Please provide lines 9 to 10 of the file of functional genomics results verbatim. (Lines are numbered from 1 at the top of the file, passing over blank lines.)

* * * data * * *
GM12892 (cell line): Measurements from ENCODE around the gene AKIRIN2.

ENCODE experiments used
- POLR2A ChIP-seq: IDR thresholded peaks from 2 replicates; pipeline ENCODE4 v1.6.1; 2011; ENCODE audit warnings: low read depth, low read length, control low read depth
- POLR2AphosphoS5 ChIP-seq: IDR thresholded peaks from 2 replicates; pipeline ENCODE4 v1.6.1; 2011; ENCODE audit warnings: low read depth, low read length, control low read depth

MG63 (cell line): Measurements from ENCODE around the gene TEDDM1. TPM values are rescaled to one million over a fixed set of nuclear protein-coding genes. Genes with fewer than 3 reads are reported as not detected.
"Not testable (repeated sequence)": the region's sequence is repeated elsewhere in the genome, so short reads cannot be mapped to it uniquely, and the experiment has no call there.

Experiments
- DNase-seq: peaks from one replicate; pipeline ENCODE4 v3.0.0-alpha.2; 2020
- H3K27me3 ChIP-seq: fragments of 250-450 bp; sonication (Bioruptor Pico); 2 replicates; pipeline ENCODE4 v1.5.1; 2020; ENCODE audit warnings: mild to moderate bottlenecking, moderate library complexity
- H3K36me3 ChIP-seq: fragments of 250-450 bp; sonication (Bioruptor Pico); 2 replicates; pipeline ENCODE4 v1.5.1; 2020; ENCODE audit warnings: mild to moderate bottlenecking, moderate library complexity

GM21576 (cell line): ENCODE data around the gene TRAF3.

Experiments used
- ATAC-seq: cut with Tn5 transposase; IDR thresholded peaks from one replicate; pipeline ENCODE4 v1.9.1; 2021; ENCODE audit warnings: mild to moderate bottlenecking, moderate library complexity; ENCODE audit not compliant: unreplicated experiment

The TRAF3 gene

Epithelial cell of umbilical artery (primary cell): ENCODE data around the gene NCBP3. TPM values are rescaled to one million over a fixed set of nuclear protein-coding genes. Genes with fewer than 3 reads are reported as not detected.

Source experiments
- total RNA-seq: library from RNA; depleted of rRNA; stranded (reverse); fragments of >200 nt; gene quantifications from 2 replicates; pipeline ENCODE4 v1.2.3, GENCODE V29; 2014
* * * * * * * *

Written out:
- H3K27me3 ChIP-seq: fragments of 250-450 bp; sonication (Bioruptor Pico); 2 replicates; pipeline ENCODE4 v1.5.1; 2020; ENCODE audit warnings: mild to moderate bottlenecking, moderate library complexity
- H3K36me3 ChIP-seq: fragments of 250-450 bp; sonication (Bioruptor Pico); 2 replicates; pipeline ENCODE4 v1.5.1; 2020; ENCODE audit warnings: mild to moderate bottlenecking, moderate library complexity